From Pine Bluff, Arkansas, USA:
I have had diabetes for 31 years, and I have many complications (amputation of my right leg, lost sight in left eye, retinopathy, and neuropathy, just to name a few). I started on the pump three months ago, and, for the most part, I have done remarkably well. My A1c went to an all time low of 6.5! My problem is that I have a really hard time with insertion sites due to scar tissue. It seems that the abdomen is pretty much off limits. Also, I am in a wheelchair so using my hip is not an option. I insert in my arms which seems to work fine, although a little inconvenient. Will this scar tissue build up from the cannula as with a needle? I am at a loss here, I don't want to go back to injections, but I can't afford to change the site twice in one day due to this problem.
The use of the injection sites are similar, whether you are using intermittent injections or using an insulin pump. You need guidance from your physician and diabetes team caring for you and your diabetes. They will have to look at your skin and make some recommendations about what sites you should use. You need to use a wide surface area, whatever surface you use. It is possible to use the buttocks and the legs, in addition to the abdomen and the arms. Patients will find a slight difference when switching from one site to another.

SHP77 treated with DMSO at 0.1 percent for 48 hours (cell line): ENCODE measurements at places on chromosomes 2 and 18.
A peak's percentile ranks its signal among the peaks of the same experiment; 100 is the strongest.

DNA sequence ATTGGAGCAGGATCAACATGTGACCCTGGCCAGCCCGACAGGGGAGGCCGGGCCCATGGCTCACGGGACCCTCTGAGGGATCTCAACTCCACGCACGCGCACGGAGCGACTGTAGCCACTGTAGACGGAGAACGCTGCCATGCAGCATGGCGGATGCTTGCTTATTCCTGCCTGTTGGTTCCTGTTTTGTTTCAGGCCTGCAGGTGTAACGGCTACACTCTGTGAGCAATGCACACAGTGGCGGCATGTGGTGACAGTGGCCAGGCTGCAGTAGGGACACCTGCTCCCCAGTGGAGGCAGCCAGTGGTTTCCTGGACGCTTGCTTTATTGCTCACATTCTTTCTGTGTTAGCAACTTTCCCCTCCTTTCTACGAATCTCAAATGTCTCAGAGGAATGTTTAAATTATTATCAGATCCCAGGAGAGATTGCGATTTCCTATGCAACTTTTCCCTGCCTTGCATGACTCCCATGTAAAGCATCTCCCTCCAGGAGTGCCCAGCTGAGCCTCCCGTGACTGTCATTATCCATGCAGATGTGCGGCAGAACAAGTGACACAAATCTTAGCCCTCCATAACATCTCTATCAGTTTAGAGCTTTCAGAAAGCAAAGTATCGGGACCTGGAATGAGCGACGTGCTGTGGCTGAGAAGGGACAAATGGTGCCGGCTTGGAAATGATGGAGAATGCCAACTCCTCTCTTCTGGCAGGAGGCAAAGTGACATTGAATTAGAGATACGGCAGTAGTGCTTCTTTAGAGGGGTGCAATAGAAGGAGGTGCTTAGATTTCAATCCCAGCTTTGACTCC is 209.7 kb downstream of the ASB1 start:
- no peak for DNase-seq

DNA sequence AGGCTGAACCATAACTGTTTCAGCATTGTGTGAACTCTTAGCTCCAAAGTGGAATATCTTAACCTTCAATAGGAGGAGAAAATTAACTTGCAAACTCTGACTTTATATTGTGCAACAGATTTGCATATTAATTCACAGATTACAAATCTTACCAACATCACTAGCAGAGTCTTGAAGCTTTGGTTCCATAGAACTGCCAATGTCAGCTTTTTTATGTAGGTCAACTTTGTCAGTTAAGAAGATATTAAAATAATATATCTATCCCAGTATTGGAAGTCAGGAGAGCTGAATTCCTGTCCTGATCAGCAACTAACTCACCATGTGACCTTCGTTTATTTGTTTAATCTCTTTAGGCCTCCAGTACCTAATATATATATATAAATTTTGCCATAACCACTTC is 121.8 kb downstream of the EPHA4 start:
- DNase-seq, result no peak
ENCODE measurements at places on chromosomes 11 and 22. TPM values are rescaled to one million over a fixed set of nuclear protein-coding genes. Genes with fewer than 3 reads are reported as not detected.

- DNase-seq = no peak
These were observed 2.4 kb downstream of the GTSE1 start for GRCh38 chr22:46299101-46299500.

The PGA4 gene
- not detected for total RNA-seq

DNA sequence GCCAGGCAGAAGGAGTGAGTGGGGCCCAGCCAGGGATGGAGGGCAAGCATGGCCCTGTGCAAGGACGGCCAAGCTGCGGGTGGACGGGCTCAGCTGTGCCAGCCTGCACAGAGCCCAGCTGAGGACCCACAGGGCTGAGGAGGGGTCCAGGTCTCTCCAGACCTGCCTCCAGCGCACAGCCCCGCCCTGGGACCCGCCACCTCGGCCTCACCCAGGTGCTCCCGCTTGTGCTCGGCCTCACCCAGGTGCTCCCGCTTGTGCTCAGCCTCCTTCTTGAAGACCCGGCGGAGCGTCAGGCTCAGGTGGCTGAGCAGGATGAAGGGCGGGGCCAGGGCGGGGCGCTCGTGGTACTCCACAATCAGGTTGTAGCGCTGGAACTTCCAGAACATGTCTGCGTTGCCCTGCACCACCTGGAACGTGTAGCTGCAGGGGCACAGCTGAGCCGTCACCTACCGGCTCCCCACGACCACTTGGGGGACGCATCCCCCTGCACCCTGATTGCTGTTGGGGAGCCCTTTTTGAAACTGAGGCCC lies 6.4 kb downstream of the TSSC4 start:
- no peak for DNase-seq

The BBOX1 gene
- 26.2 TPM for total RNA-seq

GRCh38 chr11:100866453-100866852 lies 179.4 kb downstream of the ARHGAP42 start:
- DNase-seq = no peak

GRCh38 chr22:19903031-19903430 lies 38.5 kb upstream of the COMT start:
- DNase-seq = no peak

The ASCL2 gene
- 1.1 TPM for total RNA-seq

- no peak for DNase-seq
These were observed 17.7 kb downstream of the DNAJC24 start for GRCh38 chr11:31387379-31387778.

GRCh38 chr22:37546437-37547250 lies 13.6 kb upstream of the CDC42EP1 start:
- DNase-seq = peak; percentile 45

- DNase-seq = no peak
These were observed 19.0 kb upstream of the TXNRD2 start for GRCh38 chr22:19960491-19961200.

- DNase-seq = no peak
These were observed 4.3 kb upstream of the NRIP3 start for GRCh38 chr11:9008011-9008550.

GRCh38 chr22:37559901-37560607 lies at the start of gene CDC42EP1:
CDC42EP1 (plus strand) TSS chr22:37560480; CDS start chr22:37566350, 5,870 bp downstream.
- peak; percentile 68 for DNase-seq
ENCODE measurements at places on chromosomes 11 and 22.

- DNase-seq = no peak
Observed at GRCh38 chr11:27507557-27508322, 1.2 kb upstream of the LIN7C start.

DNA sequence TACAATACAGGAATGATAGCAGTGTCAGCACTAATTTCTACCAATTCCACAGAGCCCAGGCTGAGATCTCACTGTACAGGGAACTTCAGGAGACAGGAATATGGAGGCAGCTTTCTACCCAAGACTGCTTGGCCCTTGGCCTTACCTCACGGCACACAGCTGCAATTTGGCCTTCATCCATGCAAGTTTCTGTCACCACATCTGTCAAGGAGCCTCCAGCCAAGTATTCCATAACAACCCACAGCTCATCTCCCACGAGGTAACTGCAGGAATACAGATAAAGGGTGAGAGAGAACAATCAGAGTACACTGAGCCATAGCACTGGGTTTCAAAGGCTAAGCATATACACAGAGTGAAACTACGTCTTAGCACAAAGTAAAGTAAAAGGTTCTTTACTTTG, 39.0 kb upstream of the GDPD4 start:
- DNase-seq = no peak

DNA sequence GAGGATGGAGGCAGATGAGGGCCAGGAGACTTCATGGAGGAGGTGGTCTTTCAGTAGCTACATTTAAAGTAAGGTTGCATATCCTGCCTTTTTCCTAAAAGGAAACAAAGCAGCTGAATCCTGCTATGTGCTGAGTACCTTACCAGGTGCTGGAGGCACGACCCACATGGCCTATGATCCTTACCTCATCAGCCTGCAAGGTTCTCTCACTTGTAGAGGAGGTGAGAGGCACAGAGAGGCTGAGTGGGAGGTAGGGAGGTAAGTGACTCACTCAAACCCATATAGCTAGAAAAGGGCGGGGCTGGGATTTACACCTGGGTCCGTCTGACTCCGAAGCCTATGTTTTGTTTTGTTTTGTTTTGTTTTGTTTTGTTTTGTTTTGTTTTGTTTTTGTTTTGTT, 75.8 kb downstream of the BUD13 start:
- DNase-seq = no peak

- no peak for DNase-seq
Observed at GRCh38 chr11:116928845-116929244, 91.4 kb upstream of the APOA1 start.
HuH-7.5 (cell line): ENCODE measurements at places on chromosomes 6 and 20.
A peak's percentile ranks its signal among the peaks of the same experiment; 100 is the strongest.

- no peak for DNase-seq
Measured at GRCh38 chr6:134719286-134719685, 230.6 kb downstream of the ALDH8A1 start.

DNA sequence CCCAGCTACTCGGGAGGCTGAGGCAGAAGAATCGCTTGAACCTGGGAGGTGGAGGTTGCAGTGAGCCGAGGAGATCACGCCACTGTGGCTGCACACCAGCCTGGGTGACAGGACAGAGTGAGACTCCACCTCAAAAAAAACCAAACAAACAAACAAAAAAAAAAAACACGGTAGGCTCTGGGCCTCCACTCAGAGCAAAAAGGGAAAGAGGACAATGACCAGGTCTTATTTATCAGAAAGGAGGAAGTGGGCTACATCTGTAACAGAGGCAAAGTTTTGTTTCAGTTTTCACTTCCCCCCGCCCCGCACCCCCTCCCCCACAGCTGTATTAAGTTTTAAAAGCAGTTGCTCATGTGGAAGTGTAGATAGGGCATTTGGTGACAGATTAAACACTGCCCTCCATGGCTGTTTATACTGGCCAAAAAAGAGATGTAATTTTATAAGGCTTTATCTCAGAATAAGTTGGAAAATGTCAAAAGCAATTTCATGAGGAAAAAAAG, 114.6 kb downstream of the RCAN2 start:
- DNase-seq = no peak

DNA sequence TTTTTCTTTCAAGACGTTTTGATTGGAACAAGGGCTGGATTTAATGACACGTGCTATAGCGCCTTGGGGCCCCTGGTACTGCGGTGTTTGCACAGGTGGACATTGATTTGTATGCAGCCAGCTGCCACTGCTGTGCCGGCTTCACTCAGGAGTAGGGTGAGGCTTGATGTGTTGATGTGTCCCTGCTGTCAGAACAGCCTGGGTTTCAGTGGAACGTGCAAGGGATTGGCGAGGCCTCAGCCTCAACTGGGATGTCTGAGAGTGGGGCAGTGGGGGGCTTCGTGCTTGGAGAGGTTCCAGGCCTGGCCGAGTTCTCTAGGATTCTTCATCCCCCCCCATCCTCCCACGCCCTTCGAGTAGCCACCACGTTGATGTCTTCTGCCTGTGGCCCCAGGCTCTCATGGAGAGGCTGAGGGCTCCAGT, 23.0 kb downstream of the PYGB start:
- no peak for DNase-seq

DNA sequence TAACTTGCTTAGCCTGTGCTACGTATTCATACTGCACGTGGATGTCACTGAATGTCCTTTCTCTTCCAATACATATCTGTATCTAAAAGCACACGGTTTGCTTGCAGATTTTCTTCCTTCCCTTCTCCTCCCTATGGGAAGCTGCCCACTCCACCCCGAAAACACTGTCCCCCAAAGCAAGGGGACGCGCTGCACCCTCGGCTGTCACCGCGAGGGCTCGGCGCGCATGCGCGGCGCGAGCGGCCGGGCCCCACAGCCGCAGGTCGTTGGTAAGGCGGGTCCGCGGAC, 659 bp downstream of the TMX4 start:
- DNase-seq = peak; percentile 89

Original posting 30 Dec 2002
Posted to Insulin Pumps
Last Updated: Tuesday April 06, 2010 15:09:42
This Internet site provides information of a general nature and is designed for educational purposes only. If you have any concerns about your own health or the health of your child, you should always consult with a physician or other health care professional.
This site is published by T-1 Today, Inc. (d/b/a Children with Diabetes), a 501c3 not-for-profit organization, which is responsible for its contents. Our mission is to provide education and support to families living with type 1 diabetes.
© Children with Diabetes, Inc. 1995-2016. Comments and Feedback.